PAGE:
No longer a prison, these days it serves as a gathering spot for cultural events — check the calendar to see what’s on and grab tickets before they run out!
30 – Visit the National Archaeological Museum
Established way back in 1523, this museum, remarkably, boasts artifacts dating back even centuries earlier — all the way to the 1st century BC.
With a vast collection of Greek and Roman sculptures, as well as ceramics, ancient coins, and unique stones, among plenty more, there’s no shortage of fascinating relics on display.
31 – See real inventions at the Leonardo da Vinci Museum
As far as things to do in Venice go, it’s hard to overlook the Leonardo da Vinci Museum as one of the best.
This exciting, interactive collection showcases da Vinci’s life and masterpieces through a mix of interactive equipment, videos, educational labs, infographics, and plenty more — arguably none more exciting than the replica inventions (including the flying machine).
32 – Climb the spiral staircase at the Palazzo Contarini del Bovolo
Famous for its beautiful spiral staircase (known locally as the Scala Contarini) and picturesque archways, the Palazzo Contarini del Bovolo (which has stood, impressively, for over 5 centuries) is one of the most iconic pieces of architecture in the city.
Whether you plan to ascend its stairs or snap a selfie from the bottom, it’s a must-visit.
33 – Step inside the Church of San Giorgio Maggiore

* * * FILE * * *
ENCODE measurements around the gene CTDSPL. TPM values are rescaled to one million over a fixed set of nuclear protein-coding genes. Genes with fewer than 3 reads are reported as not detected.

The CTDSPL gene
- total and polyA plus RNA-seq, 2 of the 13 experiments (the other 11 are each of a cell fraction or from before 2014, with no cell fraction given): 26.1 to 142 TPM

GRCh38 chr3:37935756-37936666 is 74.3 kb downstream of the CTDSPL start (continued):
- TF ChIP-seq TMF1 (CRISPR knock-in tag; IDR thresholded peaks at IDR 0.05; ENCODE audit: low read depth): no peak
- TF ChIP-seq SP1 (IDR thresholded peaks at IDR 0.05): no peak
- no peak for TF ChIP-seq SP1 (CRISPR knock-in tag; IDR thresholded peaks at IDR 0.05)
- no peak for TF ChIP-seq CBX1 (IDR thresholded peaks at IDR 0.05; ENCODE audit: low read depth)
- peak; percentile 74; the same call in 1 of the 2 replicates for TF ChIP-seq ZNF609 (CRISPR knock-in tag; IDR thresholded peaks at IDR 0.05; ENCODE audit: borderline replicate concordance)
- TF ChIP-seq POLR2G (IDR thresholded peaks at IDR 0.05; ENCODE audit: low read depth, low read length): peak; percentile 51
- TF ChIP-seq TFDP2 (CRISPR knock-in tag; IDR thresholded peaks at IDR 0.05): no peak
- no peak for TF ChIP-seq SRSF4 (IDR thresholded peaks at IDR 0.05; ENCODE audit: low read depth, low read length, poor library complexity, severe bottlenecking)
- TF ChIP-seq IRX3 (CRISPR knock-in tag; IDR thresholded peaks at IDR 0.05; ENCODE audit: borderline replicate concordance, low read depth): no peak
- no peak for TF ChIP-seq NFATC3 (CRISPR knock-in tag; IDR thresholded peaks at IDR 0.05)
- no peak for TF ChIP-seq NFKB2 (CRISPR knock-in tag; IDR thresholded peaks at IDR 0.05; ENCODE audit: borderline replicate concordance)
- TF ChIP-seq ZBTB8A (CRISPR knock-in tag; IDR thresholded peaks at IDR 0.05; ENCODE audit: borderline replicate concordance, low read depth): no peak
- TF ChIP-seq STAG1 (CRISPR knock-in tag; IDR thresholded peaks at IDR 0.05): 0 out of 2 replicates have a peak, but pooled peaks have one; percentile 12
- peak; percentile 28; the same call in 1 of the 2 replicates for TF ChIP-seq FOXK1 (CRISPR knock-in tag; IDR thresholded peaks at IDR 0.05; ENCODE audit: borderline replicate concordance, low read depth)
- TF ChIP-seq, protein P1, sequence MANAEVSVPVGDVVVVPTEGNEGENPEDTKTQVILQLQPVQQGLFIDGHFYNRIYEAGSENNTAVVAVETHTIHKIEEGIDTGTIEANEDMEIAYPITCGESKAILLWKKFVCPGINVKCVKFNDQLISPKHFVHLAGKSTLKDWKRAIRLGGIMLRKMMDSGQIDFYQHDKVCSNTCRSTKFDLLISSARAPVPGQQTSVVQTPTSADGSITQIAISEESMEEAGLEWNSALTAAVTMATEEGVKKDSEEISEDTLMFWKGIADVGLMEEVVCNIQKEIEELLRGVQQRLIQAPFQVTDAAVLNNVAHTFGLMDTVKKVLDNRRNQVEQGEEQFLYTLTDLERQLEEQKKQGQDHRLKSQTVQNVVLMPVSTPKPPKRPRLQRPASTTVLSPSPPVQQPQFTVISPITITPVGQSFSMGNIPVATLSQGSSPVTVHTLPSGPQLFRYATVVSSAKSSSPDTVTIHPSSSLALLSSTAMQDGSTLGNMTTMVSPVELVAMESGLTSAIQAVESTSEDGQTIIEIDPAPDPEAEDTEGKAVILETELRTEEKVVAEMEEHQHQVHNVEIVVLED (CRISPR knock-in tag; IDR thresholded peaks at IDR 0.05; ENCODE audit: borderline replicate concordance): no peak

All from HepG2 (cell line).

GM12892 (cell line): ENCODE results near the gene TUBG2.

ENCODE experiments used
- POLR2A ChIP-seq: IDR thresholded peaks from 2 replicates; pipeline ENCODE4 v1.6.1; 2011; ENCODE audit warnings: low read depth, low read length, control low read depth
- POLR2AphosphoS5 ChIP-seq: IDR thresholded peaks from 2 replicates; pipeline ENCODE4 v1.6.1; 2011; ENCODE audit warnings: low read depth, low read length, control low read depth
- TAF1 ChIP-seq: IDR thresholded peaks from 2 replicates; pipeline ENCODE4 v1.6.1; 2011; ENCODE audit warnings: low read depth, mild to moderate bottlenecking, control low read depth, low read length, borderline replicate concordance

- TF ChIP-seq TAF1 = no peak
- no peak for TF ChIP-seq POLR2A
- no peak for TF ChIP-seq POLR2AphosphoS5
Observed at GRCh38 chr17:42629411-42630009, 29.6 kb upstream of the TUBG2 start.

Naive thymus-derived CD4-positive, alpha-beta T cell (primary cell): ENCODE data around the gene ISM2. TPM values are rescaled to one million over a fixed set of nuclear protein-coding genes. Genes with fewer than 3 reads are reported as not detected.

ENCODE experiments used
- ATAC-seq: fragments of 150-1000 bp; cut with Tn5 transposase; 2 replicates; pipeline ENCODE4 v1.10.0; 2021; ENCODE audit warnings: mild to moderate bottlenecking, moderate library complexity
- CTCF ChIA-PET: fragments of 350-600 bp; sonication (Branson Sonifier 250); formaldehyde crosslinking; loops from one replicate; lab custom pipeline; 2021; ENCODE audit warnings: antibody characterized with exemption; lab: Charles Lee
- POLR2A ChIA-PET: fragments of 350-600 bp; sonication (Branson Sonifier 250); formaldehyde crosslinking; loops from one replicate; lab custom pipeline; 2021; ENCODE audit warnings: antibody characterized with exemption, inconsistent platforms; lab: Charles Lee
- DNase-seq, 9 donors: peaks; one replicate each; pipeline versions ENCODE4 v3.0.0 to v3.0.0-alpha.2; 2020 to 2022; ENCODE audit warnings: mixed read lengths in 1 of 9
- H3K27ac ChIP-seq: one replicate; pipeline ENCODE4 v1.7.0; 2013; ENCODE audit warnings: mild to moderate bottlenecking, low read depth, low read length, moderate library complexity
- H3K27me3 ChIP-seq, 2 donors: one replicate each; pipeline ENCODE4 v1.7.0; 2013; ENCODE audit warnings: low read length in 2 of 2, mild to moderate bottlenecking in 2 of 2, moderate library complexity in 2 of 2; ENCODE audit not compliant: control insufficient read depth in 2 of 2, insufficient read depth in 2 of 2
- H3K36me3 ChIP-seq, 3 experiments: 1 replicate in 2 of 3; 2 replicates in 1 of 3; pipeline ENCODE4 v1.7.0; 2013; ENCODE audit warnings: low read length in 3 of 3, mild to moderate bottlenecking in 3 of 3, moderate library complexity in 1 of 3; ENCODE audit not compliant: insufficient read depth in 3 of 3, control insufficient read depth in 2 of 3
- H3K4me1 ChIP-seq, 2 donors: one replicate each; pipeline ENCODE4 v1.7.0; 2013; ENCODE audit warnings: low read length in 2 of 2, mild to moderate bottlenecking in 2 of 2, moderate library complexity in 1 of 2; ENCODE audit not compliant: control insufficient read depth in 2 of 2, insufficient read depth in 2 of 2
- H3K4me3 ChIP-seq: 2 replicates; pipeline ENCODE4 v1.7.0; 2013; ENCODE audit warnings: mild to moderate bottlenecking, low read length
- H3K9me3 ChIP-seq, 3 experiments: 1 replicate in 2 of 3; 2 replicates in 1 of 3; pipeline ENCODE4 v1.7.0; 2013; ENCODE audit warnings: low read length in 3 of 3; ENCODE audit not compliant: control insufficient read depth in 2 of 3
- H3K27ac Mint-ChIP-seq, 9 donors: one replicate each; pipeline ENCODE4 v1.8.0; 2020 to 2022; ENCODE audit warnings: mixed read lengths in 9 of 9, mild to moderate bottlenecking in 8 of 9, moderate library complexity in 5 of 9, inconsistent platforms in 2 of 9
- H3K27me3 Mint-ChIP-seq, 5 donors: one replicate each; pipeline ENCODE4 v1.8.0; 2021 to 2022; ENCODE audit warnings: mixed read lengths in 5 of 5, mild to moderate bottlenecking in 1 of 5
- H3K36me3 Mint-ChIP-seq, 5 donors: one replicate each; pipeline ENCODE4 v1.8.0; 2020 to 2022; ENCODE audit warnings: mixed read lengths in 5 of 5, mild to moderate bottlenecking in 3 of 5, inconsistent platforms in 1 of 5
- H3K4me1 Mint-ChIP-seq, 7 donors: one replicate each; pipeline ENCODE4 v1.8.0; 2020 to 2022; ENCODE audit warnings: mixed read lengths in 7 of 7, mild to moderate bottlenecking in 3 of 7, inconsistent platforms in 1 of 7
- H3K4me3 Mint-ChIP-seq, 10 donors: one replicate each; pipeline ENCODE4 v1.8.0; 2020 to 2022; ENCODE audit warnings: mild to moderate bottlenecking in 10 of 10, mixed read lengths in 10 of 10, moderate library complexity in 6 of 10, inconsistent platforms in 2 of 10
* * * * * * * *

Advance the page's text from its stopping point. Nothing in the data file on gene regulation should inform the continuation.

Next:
Designed originally in 1566, this iconic, white, art-filled church sits on its namesake island (so you know it’s important!).
Located within view of the Doge’s Palace, on the other side of the canal, San Giorgio Maggiore is open every day to the public.
While entry to the church is free, keep a few euros on hand if you plan of climbing up the bell tower.
34 – Join an underground ghost tour (if you dare)
If you’re on the hunt for things to do in Venice that are a little out of the ordinary, look no further.
With a convoluted history of floods, plagues, war, and quarantine, the Venetian underground is no stranger to unique and oft-eerie stories.
For an engaging, fun way to learn about it all, sign up for a walking tour!
Perhaps it’s better to leave the kids at the hotel for this one — with a candlelit tour of an abandoned crypt, shivers will jolt the spine.
35 – Get cultured at the Ca’ Pesaro Museum
Housing both the International Gallery of Modern Art and the Oriental Art Museum, Ca’ Pesaro should be high atop any art-lover’s Venice bucket list.
Besides Prince Enrico’s collection of Japanese Edo art, and a multitude of 19th and 20th-century paintings, sculptures, drawings, and photographs, thanks to its location facing the Grand Canal, Ca’ Pesaro also boasts spectacular waterside views.
36 – Experience art and great views at the Ca’ Rezzonico Museum
Dedicated to 18th-century Venice and overlooking the sparkling Grand Canal, the Ca’ Rezzonico Museum is one of a number of museums showcasing classical interiors typical of Venice’s elite and esteemed — and, is commonly regarded as the best of the bunch.
The on-site audio guide is recommended, likewise the terrace and cafe for excellent Canal views!